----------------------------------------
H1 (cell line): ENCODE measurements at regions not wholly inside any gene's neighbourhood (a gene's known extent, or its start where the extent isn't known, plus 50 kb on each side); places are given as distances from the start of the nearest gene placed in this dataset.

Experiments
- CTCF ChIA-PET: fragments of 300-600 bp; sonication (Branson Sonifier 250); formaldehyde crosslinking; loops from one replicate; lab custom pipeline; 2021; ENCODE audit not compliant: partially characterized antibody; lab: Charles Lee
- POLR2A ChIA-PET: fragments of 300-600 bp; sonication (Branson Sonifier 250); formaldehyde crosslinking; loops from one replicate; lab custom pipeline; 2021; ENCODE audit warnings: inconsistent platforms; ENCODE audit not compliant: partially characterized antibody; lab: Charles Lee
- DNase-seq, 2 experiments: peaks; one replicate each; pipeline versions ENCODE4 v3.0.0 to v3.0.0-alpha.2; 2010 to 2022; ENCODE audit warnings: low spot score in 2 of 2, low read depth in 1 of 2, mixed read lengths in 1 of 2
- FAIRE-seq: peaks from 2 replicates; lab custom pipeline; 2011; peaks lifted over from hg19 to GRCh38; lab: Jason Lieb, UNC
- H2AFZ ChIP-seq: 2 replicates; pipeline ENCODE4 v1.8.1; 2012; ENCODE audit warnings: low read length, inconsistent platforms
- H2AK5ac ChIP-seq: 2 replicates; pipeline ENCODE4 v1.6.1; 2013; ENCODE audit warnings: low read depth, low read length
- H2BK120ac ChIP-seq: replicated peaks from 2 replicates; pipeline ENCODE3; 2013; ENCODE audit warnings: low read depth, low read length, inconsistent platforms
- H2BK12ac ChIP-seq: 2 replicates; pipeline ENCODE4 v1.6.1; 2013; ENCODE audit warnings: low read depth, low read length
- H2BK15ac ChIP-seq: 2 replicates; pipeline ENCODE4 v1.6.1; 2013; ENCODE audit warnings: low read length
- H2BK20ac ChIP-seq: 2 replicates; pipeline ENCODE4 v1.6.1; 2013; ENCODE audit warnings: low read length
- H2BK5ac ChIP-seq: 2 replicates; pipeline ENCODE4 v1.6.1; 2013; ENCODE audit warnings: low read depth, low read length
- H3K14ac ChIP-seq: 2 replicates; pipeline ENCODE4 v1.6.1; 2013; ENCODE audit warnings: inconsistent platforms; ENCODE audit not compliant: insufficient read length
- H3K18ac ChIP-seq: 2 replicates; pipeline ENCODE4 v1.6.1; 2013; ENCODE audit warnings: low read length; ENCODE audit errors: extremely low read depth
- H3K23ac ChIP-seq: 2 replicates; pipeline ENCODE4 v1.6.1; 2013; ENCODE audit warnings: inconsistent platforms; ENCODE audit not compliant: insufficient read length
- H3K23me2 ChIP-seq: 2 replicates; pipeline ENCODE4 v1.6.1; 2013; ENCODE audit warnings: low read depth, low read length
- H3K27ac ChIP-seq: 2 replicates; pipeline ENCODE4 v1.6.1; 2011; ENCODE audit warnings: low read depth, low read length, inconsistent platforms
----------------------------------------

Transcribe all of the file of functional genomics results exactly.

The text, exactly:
H1 (cell line): ENCODE measurements at regions not wholly inside any gene's neighbourhood (a gene's known extent, or its start where the extent isn't known, plus 50 kb on each side); places are given as distances from the start of the nearest gene placed in this dataset.

Experiments
- CTCF ChIA-PET: fragments of 300-600 bp; sonication (Branson Sonifier 250); formaldehyde crosslinking; loops from one replicate; lab custom pipeline; 2021; ENCODE audit not compliant: partially characterized antibody; lab: Charles Lee
- POLR2A ChIA-PET: fragments of 300-600 bp; sonication (Branson Sonifier 250); formaldehyde crosslinking; loops from one replicate; lab custom pipeline; 2021; ENCODE audit warnings: inconsistent platforms; ENCODE audit not compliant: partially characterized antibody; lab: Charles Lee
- DNase-seq, 2 experiments: peaks; one replicate each; pipeline versions ENCODE4 v3.0.0 to v3.0.0-alpha.2; 2010 to 2022; ENCODE audit warnings: low spot score in 2 of 2, low read depth in 1 of 2, mixed read lengths in 1 of 2
- FAIRE-seq: peaks from 2 replicates; lab custom pipeline; 2011; peaks lifted over from hg19 to GRCh38; lab: Jason Lieb, UNC
- H2AFZ ChIP-seq: 2 replicates; pipeline ENCODE4 v1.8.1; 2012; ENCODE audit warnings: low read length, inconsistent platforms
- H2AK5ac ChIP-seq: 2 replicates; pipeline ENCODE4 v1.6.1; 2013; ENCODE audit warnings: low read depth, low read length
- H2BK120ac ChIP-seq: replicated peaks from 2 replicates; pipeline ENCODE3; 2013; ENCODE audit warnings: low read depth, low read length, inconsistent platforms
- H2BK12ac ChIP-seq: 2 replicates; pipeline ENCODE4 v1.6.1; 2013; ENCODE audit warnings: low read depth, low read length
- H2BK15ac ChIP-seq: 2 replicates; pipeline ENCODE4 v1.6.1; 2013; ENCODE audit warnings: low read length
- H2BK20ac ChIP-seq: 2 replicates; pipeline ENCODE4 v1.6.1; 2013; ENCODE audit warnings: low read length
- H2BK5ac ChIP-seq: 2 replicates; pipeline ENCODE4 v1.6.1; 2013; ENCODE audit warnings: low read depth, low read length
- H3K14ac ChIP-seq: 2 replicates; pipeline ENCODE4 v1.6.1; 2013; ENCODE audit warnings: inconsistent platforms; ENCODE audit not compliant: insufficient read length
- H3K18ac ChIP-seq: 2 replicates; pipeline ENCODE4 v1.6.1; 2013; ENCODE audit warnings: low read length; ENCODE audit errors: extremely low read depth
- H3K23ac ChIP-seq: 2 replicates; pipeline ENCODE4 v1.6.1; 2013; ENCODE audit warnings: inconsistent platforms; ENCODE audit not compliant: insufficient read length
- H3K23me2 ChIP-seq: 2 replicates; pipeline ENCODE4 v1.6.1; 2013; ENCODE audit warnings: low read depth, low read length
- H3K27ac ChIP-seq: 2 replicates; pipeline ENCODE4 v1.6.1; 2011; ENCODE audit warnings: low read depth, low read length, inconsistent platforms